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What an Optometrist Would Like You to Know About Blue-Light Glasses

If you have trouble sleeping or experience digital eyestrain, you might blame blue light, and you might be considering buying blue light filter glasses that can filter it out. But before you do, here’s what Cori Jones, OD, an optometrist with Banner Health in Tucson, AZ, would like you to know about blue light and its effects on your body, as well as your eyes.

What is blue light?

Blue light is a wavelength of light found in sunlight, light bulbs and digital screens like your phone or TV. “It is normal and healthy to be exposed to blue light throughout your lifetime,” Dr. Jones said. “In fact, blue light from sunlight may promote normal eye growth and development in children.”

How does blue light affect your sleep?

Blue light helps regulate your circadian rhythm, or your body’s internal clock, so being exposed to blue light during the day can make you feel alert and awake, as you would want in the middle of the day. But when you’re exposed to blue light during the two to three hours before bedtime, it can suppress melatonin, a hormone that helps you go to sleep.

“Studies have shown that limiting artificial room lighting and screens before bed can improve sleep,” Dr. Jones said.

Blue-light-blocking lenses may also help improve your sleep if you use them before bedtime. If you decide to try them, choose a pair that is clear, not tinted. Tinted lenses can make it tough to see in low-light situations, so you’re more likely to trip or bump into something which could cause injury.

You can also use technology to reduce your exposure to blue light. “If you use your computer before bed and are having difficulty falling asleep and staying asleep, you can download a program like f.lux that blocks the blue light emitted from your screen after sunset,” Dr. Jones said. And on most smartphones, you can adjust your settings to filter out blue light after a certain time of day.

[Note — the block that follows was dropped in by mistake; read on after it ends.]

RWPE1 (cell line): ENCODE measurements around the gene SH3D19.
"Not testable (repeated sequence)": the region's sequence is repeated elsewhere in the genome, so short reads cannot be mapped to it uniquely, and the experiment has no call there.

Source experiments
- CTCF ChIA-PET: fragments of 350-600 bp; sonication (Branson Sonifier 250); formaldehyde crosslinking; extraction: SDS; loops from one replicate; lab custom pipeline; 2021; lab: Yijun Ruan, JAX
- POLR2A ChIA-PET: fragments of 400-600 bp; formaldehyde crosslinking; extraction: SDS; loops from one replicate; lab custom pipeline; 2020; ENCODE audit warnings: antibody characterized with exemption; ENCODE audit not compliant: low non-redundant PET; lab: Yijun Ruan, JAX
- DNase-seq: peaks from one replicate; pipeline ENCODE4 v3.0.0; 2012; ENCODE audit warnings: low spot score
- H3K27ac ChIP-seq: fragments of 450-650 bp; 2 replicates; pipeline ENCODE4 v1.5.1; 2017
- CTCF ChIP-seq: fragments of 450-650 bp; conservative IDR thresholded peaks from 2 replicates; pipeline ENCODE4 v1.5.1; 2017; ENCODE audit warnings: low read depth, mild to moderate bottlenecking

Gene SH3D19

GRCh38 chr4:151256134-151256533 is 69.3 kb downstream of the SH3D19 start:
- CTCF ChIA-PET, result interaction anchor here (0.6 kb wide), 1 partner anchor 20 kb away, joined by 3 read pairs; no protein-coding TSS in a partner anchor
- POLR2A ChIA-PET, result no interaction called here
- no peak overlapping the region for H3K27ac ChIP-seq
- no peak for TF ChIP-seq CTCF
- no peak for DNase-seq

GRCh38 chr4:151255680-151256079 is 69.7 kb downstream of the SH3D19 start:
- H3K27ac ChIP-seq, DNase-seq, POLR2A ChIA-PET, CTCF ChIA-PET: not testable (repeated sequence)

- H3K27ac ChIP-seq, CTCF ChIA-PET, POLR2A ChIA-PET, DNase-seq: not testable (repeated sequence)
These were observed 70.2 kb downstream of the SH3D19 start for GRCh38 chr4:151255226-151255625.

Is blue light linked to eyestrain?

If you have dry eyes and eyestrain from using digital devices and screens, blue light probably isn’t to blame. “There is no scientific evidence that shows blue light from screens is harmful to the eyes,” Dr. Jones said.

It’s your rate of blinking that is most likely causing these problems. “You blink at a much lower frequency when you’re working on computers. It makes your tears evaporate, and that’s what causes your symptoms,” Dr. Jones said.

Instead of wearing blue-light-blocking computer glasses, take frequent breaks from your screen. Dr. Jones recommends the 20-20-20 rule: For every 20 minutes of screen time, look up at least 20 feet away for 20 seconds or longer. Artificial tears can also be helpful when you have to use your computer for a long stretch of time.

The bottom line

Blocking blue light before bedtime may help you sleep better. To do so, you can try blue-light-blocking glasses or filter out the blue light from your screens. However, there’s no evidence that filtering out blue light during the day helps protect your eyes. If you would like to connect with an eye care specialist, you can reach out to Banner Health.

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